You can’t define yourself solely based on your ties to other people and pretend its the entirety of who you are. You may be someone’s daughter, mother, girlfriend, wife, sister, aunt, co-worker, employee, boss…. but that’s not who YOU are. That’s just who you are in relationship to them. True identity is knowing who you are in relationship to YOU. Strip down all the labels that you think are what defines you. It’s not that it doesn’t matter if you are a gym enthusiast, foodie, hipster, soccer mom, artist, career woman, or even President of the United States! (I’ll never give up on you girl) What you do…who you are in relationship to other people… these things don’t define you.

Identity comes from within.


It’s knowing if you feel a sense of utter joy when you see a dog playing in the park, or a sense of relief when you go for a walk in the woods. Does your soul yearn for travel to exotic cities or do you find comfort in small quiet places? It’s knowing whether or not you’re comfortable being an openly empathetic crier or if you use humor to protect yourself from pain.

Identity is knowing who you are in times of struggle. Because identity is the building block of character.

When a family member dies, are you the one who writes the eulogy and makes the phone calls and keeps it together? Are you the one that can’t form a sentence for a week? Maybe you’re the one who doesn’t show up. There is no perfect way to react to grief, but understanding yourself makes the process easier. It makes you stronger during the dark days. Like when someone you love gets cancer and you take the kids, make food, and keep them laughing as often as possible; because if you stand still long enough to think about what’s happening, you might lose your mind.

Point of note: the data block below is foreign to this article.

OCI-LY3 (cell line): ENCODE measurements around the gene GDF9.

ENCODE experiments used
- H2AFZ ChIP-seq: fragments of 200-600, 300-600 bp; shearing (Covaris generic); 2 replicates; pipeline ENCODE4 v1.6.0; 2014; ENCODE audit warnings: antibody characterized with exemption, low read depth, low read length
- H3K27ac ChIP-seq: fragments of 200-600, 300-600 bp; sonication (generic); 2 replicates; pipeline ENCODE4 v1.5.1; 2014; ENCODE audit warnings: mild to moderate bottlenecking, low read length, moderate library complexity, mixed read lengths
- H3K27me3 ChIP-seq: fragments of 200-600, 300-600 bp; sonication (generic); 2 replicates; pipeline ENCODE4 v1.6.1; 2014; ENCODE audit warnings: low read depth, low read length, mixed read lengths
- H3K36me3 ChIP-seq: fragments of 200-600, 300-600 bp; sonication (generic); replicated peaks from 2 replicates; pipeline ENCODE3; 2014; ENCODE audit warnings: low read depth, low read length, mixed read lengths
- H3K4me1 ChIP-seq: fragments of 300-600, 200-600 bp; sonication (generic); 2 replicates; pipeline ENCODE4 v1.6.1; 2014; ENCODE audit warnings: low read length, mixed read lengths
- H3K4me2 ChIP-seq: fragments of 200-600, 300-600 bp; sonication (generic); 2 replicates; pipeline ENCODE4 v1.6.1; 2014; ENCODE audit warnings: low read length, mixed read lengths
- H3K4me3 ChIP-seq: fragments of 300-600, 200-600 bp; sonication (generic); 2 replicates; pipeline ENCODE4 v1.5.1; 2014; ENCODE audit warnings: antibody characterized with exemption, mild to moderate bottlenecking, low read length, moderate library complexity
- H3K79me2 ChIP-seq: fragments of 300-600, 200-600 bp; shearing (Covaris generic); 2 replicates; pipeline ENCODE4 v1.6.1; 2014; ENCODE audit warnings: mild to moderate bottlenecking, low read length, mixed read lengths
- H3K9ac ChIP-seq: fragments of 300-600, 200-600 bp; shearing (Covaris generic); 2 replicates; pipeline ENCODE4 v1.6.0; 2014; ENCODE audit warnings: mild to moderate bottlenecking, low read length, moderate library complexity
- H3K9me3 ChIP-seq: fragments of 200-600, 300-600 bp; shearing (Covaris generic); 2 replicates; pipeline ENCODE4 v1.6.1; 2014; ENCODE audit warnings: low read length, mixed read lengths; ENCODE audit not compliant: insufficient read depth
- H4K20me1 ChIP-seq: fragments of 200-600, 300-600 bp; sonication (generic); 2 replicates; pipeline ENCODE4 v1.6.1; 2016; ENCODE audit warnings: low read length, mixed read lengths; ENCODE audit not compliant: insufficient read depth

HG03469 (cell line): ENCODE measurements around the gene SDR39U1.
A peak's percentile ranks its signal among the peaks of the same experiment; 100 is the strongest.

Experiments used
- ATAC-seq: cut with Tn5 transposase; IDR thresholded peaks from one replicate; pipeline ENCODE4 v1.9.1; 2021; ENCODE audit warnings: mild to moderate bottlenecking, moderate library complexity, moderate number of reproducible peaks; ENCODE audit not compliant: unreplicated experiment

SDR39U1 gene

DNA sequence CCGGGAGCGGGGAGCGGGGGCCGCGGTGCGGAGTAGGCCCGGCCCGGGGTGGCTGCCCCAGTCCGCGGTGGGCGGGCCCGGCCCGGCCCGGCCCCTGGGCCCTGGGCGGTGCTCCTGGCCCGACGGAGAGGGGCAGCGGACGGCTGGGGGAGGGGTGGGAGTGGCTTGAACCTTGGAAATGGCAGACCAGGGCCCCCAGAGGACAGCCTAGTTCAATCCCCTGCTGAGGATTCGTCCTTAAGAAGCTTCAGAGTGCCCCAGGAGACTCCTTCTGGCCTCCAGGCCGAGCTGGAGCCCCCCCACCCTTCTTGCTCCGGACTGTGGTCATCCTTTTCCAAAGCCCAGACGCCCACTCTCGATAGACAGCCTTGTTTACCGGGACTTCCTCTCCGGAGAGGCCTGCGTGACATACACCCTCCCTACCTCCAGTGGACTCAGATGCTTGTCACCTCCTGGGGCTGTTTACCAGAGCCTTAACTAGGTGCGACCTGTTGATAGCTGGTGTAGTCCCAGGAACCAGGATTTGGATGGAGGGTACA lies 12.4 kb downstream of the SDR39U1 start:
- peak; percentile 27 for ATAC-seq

Identity is knowing when your heart is hurt and why… and what you need to do to heal it. No amount of money will help you find yourself. There’s no app on your phone for it. You can’t just fill out a 20 question survey on Facebook and smile when it says you’re a creative extrovert or nod in agreement when they reveal you are a book worm introvert. Those are labels and labels are messy. What if you identify yourself as a book worm and you meet a musician? Are those two labels going to keep you from finding out if perhaps the other person’s soul compliments yours? Maybe on the outside you wouldn’t appear to FIT with each other. But on the inside, your souls could be singing the same tune.

Identity is being able to understand the song of your soul. It’s also the most important thing you need to understand about yourself before you do ANYTHING in life. If you don’t know WHO you are, then you can’t start your journey and expect it to turn out well. You can’t have intimacy until you have achieved identity, otherwise, you are just giving away a confused heart and asking someone to love you, when you don’t even know who YOU are. Same goes for the other person. If you know yourself, but the person you want to love has not established a solid identity, the relationship is doomed to fail. Because that person is asking you to love them, without knowing if they even love themselves. They don’t even know exactly who they are, yet they are asking you to love them anyway.

How can you really succeed in a career when you aren’t really sure what you want or how you feel? So many people wander aimlessly around Corporate America extremely unsatisfied because they hate their jobs. Listen, just because you CAN do something, doesn’t mean you SHOULD. If it doesn’t feel right, then you need to look into yourself and find out WHY. Once that question is answered, once you have truly found the arrow pointing in the direction your soul wants to go in, that’s when you can move forward. That’s when you have found yourself, and that’s when all the stars will begin to align.


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